New York Knicks' Jared Jeffries Simply Craving Approval

Keith SchlosserAnalyst IOctober 27, 2009

NEW YORK - FEBRUARY 2:  Jared Jeffries #20 of the New York Knicks drives the ball against the Los Angeles Lakers on February 2, 2009 at Madison Square Garden in New York City. NOTE TO USER: User expressly acknowledges and agrees that, by downloading and or using this photograph, User is consenting to the terms and conditions of the Getty Images License Agreement. (Photo by: Nick Laham/Getty Images)

As the Knicks’ get set to open their season against the Miami Heat tomorrow night, all reports just seem to focus on one sole question: Is Lebron Coming to New York in 2010?

The play of the Knicks this season is already becoming an afterthought, and the season has not even started. The Knicks are again expected to be a bottom-feeder team in the Eastern Conference, residing in the same gutter since 2005.

While the majority of the team is entering contract years, playing for a new pay day, the one man that potentially blocks King James from coming to New York, Jared Jeffries, is playing to regain his pride.

Jeffries, who has a large contract that runs through 2011, is taking up precious cap space that the Knicks yearn to use to attract the stars of 2010. After averaging 3.7 points and 3.7 rebounds per game in his two seasons as a Knick, in addition to coping with all the negative attention, Jeffries is fighting for redemption.

Signed as a defensive specialist, he is now pleasing his offensive-minded coach, Mike D’Antoni, with his jump shot and has won a spot in the opening night starting lineup over Danilo Gallinari.

Over the two seasons that Jeffries has failed Knicks fans, he has been the bearer of boos and jeers every time he misses a layup or a free throw, or even lets a defender slip by him. Even so, the oft-injured forward is quite a versatile player, able to play four different positions.

When Mike D’Antoni arrived in New York, there was talk that he could transform Jeffries into the next Boris Diaw, another versatile player who thrived under D’Antoni, winning the Most Improved Player Award after his successful 2005-06 campaign.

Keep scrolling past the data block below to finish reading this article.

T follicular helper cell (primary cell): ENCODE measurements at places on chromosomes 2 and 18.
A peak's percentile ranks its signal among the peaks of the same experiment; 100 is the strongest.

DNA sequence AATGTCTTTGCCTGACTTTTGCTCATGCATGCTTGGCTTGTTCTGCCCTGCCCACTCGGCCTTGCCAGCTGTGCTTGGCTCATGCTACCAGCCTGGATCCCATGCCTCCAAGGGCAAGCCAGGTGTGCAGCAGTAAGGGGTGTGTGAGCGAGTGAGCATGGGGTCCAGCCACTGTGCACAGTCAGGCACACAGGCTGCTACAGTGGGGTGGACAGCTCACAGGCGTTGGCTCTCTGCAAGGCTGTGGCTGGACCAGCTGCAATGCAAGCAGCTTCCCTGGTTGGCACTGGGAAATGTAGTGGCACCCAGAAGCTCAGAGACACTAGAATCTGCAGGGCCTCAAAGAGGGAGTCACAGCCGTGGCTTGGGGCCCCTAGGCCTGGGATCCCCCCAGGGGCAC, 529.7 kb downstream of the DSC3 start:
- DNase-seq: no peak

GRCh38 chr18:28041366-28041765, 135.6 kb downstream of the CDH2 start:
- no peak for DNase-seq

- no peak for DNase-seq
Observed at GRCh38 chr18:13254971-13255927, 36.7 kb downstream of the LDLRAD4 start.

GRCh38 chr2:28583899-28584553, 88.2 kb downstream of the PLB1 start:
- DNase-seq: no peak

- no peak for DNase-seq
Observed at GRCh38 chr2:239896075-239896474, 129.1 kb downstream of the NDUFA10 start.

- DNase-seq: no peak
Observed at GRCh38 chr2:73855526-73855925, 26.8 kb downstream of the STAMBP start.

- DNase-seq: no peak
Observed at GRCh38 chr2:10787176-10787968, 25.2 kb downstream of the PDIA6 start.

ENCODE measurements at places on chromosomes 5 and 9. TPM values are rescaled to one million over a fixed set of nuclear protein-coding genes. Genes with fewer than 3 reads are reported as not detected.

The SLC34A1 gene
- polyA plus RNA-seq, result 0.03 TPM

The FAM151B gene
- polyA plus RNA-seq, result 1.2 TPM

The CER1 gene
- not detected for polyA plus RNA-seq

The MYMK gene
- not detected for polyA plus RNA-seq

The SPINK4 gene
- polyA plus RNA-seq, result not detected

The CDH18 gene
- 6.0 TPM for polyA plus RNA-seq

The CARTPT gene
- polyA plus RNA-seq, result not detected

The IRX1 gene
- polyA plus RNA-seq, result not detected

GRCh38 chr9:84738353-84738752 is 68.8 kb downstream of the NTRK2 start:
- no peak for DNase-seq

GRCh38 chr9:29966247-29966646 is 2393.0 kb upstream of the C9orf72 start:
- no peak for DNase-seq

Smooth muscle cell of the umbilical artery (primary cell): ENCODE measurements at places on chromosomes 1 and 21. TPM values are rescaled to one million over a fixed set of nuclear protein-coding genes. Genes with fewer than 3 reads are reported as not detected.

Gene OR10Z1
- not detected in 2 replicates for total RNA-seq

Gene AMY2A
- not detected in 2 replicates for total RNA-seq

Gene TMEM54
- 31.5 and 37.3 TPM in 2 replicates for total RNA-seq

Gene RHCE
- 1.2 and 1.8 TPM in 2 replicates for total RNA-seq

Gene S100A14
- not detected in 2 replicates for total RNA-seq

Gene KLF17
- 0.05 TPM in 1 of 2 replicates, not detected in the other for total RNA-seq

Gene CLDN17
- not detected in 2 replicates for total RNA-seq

After an impressive preseason this year in which Jeffries averaged 8.7 points and 4.4 rebounds in seven contests, he can certainly exhale. The spotlight on Jeffries has somewhat dimmed, yet if there is any at all, it is because he has turned the heads of many beat writers with his moderate achievements.

The only ugly statistic for Jeffries the past month was his field goal percentage, which was at an atrocious 34.5 percent, higher than just Gallinari and Darko Milicic. Since Jeffries was not able to convert jump shots last season, his preseason display was essentially an improvement, but nothing to brag about.

The Knicks have enough offensive-starved players on the team wasting away jump shots, and do not need another. Jeffries can take homage in the fact that if the shot clock is running down and no one else is open, he now has a chance to knock down a jumper or two. Other than that, it is time to stick to what he knows best—defense.

The key for Jeffries this season is to lay low and stay under the radar. If he can provide the Knicks with some consistent defense and competent offense, he could avoid being blamed for the Knicks’ failure to sign a big star next summer.

With Donnie Walsh in denial about the current state of the team, thinking that a star or two would be easily attracted, both Jeffries’ contract and his play may inadvertently become the team’s scapegoat.

This preseason, Jared Jeffries put forth a valiant effort to regain his pride, and I for one, am thoroughly impressed. So impressed, that I, myself, have dished out a helpful assist. Should Jeffries stick to this plan, he may avoid another season of hissing from the sidelines.

Could he eventually hear cheers? With all the attention turned away, Jared could find good fortune. If he’s lucky, his redemption may very well be followed by fan approval.